— I'm so glad we could get together at this cozy little 24-seater for our tête-à-tête.

— You can thank my shrink; he told me to quit having intimate dinners for two unless there was another person around.

— It's such a charming room, dimly lit with a chandelier and flickering candles, decorated family photos on the walls. It makes me think I'm dining at home. And the service is so personal; they really seem to care about each diner. Shall we start with a drink?

— I thought you'd never ask.

— Paul Goerg Blanc De Blancs champagne is served by the glass. Let's each have one and share a crispy duck confit salad with grilled apricots ($15) while we decide what to eat.

— If it looks like a duck, walks like a duck, and talks like a duck, it probably needs more time in the microwave.

— Ha-ha, very funny. But I was hoping we could cut down on the jokes tonight and have a serious, personal discussion. First let's decide the menu. The flavors are intense here. A lot of the ingredients used by chefs Horacio Rivadero and Christian Alvarez are locally sourced and organic.

— I like organic farmers. They till it like it is.

— The vanilla butternut squash soup ($11), by the way, is to die for. Plus I've had the pan-roasted chicken with fingerling potatoes and morel mushrooms ($22). It's divine.

— I'm just wondering: Do chickens think rubber humans are funny?

— Can't you be serious for a second? I mean, that's really what I wanted to discuss with you tonight. I can't go on like this. We come to this most romantic of places and all you can do is make inane wisecracks. We're through. Do you understand? I mean, we'll have our meal first, of course — I'm not giving that up for you — but then that's it. And believe me, I will never go out with a comedy writer again. Never!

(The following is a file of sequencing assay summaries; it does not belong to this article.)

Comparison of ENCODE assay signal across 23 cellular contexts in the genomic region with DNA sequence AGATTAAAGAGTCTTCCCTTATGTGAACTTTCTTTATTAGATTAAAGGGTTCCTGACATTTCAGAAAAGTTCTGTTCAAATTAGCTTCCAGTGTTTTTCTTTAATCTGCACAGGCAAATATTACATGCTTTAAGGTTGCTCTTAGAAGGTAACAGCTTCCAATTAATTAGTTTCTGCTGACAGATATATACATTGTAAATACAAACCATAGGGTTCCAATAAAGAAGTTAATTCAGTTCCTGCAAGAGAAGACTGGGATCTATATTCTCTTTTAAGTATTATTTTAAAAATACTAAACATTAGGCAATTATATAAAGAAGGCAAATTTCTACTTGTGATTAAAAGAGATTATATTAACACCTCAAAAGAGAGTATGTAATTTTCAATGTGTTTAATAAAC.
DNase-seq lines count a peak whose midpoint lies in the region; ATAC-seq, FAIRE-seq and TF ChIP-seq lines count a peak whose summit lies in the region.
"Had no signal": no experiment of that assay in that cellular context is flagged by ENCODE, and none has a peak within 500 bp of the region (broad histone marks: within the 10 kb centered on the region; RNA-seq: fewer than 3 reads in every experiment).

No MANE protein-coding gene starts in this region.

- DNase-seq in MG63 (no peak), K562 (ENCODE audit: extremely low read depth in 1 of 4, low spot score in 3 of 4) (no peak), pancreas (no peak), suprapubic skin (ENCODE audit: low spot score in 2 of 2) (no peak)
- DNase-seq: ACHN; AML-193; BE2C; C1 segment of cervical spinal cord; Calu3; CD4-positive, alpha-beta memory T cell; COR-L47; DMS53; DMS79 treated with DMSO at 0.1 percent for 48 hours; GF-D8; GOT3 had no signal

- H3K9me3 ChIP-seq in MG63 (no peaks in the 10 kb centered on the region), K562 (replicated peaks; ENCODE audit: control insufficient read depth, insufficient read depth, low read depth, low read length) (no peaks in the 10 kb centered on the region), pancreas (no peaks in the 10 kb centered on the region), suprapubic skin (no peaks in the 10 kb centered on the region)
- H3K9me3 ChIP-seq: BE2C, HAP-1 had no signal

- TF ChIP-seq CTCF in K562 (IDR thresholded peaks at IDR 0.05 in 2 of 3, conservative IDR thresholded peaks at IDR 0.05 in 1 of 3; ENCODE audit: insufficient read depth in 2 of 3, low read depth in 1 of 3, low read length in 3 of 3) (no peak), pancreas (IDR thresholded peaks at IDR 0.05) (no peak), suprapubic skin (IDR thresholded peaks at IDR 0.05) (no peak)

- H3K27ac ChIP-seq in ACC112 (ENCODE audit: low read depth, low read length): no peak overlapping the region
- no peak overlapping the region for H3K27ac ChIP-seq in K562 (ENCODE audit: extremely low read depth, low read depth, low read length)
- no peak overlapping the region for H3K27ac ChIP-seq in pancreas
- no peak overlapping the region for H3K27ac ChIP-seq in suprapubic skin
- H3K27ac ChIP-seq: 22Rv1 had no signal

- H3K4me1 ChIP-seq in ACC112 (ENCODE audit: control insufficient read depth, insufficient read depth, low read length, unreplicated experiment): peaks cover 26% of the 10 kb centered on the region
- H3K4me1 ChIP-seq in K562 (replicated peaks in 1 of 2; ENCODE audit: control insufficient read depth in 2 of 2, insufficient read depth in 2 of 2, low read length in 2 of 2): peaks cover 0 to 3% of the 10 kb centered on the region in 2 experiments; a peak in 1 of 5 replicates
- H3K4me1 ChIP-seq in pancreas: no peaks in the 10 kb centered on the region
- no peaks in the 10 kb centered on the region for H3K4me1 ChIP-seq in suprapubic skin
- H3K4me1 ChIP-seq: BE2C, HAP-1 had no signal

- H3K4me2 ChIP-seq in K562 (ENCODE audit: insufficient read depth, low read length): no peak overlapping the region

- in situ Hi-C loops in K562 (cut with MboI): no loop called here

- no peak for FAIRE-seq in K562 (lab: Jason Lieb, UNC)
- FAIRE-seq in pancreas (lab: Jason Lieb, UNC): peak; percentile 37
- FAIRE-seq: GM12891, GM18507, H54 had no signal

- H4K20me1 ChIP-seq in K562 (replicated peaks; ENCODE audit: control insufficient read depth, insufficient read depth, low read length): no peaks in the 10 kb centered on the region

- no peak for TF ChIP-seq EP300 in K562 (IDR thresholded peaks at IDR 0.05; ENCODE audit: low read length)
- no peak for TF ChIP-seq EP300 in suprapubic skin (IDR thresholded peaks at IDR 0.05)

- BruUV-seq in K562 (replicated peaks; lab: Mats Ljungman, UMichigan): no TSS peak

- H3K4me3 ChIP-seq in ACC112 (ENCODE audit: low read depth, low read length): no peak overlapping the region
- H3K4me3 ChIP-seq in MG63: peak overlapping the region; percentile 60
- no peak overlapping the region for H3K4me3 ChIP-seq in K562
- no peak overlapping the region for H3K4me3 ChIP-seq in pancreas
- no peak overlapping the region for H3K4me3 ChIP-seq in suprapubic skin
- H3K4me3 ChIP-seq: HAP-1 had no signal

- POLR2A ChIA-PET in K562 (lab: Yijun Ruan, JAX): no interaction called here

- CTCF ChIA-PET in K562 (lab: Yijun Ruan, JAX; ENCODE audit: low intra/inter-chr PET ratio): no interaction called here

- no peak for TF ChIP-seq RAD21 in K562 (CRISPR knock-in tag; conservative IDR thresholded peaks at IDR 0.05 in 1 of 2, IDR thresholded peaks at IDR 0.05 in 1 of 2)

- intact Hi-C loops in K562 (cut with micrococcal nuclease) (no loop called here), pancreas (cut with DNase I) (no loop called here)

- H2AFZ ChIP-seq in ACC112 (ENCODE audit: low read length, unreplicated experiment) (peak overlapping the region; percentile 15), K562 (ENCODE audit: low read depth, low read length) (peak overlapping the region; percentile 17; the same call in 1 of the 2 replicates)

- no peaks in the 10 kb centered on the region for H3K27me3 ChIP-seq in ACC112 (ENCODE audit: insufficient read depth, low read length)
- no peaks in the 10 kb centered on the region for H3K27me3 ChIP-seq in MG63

— So two cannibals are eating a clown. One says to the other: "Does this taste funny to you?"

Villa Azur Restaurant & Lounge

Villa Azur, like the Côte d'Azur it's named for, is beautiful, chic, and stylish. It also has impeccable service. From the moment you stroll through the 12-foot-tall drapes and are greeted by a beautiful hostess, you're treated like the celebrity your mother always hoped you'd become (instead of a part-time barista). Before dining, have a cocktail at the softly lit bar, where an attractive bartender will make you a perfectly poured cocktail. Not sure what to have? Ask for a recommendation. Maybe he or she will recommend the signature drink, made with French champagne and freshly muddled fruit. Or maybe you'll discover a new favorite wine. When you're ready to dine, you'll be assisted by the knowledgeable and helpful waitstaff. Did we mention they too are all good-looking? Don't see your server? No worries, because anyone will answer menu questions, bring you another martini, or deliver an extra plate. It's as if everyone at the restaurant received a master's degree from Cornell and DNA from Villa Azur co-owner Olivier Martinez and his bride-to-be Halle Berry.

Swine Southern Table & Bar
billwisserphoto.com